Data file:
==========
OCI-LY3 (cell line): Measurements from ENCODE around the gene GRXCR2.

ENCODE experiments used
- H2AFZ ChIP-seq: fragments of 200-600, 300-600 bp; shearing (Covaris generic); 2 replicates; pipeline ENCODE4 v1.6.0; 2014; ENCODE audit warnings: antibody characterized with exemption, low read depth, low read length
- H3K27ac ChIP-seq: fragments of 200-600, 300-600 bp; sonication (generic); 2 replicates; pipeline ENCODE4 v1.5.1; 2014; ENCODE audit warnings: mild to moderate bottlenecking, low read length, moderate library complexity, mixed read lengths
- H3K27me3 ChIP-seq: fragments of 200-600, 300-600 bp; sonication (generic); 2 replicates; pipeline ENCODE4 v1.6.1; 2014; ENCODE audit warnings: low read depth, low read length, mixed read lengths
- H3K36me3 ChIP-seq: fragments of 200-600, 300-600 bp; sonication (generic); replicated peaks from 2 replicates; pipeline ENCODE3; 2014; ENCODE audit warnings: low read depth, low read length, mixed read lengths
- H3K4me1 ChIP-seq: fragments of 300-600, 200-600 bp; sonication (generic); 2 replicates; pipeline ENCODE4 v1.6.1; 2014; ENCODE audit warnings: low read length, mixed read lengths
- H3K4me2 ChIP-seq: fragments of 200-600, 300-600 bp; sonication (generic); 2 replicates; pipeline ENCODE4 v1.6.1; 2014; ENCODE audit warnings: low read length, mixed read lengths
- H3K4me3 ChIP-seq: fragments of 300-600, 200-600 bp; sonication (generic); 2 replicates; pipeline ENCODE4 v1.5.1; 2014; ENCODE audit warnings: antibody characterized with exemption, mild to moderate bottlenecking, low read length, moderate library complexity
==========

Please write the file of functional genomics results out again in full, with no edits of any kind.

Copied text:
OCI-LY3 (cell line): Measurements from ENCODE around the gene GRXCR2.

ENCODE experiments used
- H2AFZ ChIP-seq: fragments of 200-600, 300-600 bp; shearing (Covaris generic); 2 replicates; pipeline ENCODE4 v1.6.0; 2014; ENCODE audit warnings: antibody characterized with exemption, low read depth, low read length
- H3K27ac ChIP-seq: fragments of 200-600, 300-600 bp; sonication (generic); 2 replicates; pipeline ENCODE4 v1.5.1; 2014; ENCODE audit warnings: mild to moderate bottlenecking, low read length, moderate library complexity, mixed read lengths
- H3K27me3 ChIP-seq: fragments of 200-600, 300-600 bp; sonication (generic); 2 replicates; pipeline ENCODE4 v1.6.1; 2014; ENCODE audit warnings: low read depth, low read length, mixed read lengths
- H3K36me3 ChIP-seq: fragments of 200-600, 300-600 bp; sonication (generic); replicated peaks from 2 replicates; pipeline ENCODE3; 2014; ENCODE audit warnings: low read depth, low read length, mixed read lengths
- H3K4me1 ChIP-seq: fragments of 300-600, 200-600 bp; sonication (generic); 2 replicates; pipeline ENCODE4 v1.6.1; 2014; ENCODE audit warnings: low read length, mixed read lengths
- H3K4me2 ChIP-seq: fragments of 200-600, 300-600 bp; sonication (generic); 2 replicates; pipeline ENCODE4 v1.6.1; 2014; ENCODE audit warnings: low read length, mixed read lengths
- H3K4me3 ChIP-seq: fragments of 300-600, 200-600 bp; sonication (generic); 2 replicates; pipeline ENCODE4 v1.5.1; 2014; ENCODE audit warnings: antibody characterized with exemption, mild to moderate bottlenecking, low read length, moderate library complexity